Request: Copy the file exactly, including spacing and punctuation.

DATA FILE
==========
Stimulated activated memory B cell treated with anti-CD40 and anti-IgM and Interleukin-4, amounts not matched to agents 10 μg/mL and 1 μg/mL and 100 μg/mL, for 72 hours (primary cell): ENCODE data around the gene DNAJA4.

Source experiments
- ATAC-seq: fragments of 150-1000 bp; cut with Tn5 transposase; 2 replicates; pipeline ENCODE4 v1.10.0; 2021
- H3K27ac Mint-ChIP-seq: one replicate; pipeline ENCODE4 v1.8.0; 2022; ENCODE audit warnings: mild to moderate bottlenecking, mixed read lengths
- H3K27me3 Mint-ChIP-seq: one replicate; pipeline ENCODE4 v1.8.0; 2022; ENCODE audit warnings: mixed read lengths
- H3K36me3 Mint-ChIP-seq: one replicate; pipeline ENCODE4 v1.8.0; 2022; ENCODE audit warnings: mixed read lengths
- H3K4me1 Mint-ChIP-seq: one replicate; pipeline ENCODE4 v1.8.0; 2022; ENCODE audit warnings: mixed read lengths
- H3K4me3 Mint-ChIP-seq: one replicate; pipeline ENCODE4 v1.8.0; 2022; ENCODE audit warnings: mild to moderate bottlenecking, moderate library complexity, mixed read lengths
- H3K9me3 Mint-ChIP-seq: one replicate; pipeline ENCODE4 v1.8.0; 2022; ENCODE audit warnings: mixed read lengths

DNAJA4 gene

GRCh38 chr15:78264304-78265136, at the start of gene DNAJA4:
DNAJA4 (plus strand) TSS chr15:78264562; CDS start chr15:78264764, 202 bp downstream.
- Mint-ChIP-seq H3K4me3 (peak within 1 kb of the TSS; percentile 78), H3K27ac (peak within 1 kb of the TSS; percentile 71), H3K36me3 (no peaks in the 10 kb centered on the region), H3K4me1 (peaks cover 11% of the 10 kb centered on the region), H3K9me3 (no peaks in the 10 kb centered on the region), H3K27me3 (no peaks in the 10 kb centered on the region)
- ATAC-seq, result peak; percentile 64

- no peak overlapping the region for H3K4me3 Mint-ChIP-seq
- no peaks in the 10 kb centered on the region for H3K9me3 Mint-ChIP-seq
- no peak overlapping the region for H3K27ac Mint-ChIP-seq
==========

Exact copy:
Stimulated activated memory B cell treated with anti-CD40 and anti-IgM and Interleukin-4, amounts not matched to agents 10 μg/mL and 1 μg/mL and 100 μg/mL, for 72 hours (primary cell): ENCODE data around the gene DNAJA4.

Source experiments
- ATAC-seq: fragments of 150-1000 bp; cut with Tn5 transposase; 2 replicates; pipeline ENCODE4 v1.10.0; 2021
- H3K27ac Mint-ChIP-seq: one replicate; pipeline ENCODE4 v1.8.0; 2022; ENCODE audit warnings: mild to moderate bottlenecking, mixed read lengths
- H3K27me3 Mint-ChIP-seq: one replicate; pipeline ENCODE4 v1.8.0; 2022; ENCODE audit warnings: mixed read lengths
- H3K36me3 Mint-ChIP-seq: one replicate; pipeline ENCODE4 v1.8.0; 2022; ENCODE audit warnings: mixed read lengths
- H3K4me1 Mint-ChIP-seq: one replicate; pipeline ENCODE4 v1.8.0; 2022; ENCODE audit warnings: mixed read lengths
- H3K4me3 Mint-ChIP-seq: one replicate; pipeline ENCODE4 v1.8.0; 2022; ENCODE audit warnings: mild to moderate bottlenecking, moderate library complexity, mixed read lengths
- H3K9me3 Mint-ChIP-seq: one replicate; pipeline ENCODE4 v1.8.0; 2022; ENCODE audit warnings: mixed read lengths

DNAJA4 gene

GRCh38 chr15:78264304-78265136, at the start of gene DNAJA4:
DNAJA4 (plus strand) TSS chr15:78264562; CDS start chr15:78264764, 202 bp downstream.
- Mint-ChIP-seq H3K4me3 (peak within 1 kb of the TSS; percentile 78), H3K27ac (peak within 1 kb of the TSS; percentile 71), H3K36me3 (no peaks in the 10 kb centered on the region), H3K4me1 (peaks cover 11% of the 10 kb centered on the region), H3K9me3 (no peaks in the 10 kb centered on the region), H3K27me3 (no peaks in the 10 kb centered on the region)
- ATAC-seq, result peak; percentile 64

- no peak overlapping the region for H3K4me3 Mint-ChIP-seq
- no peaks in the 10 kb centered on the region for H3K9me3 Mint-ChIP-seq
- no peak overlapping the region for H3K27ac Mint-ChIP-seq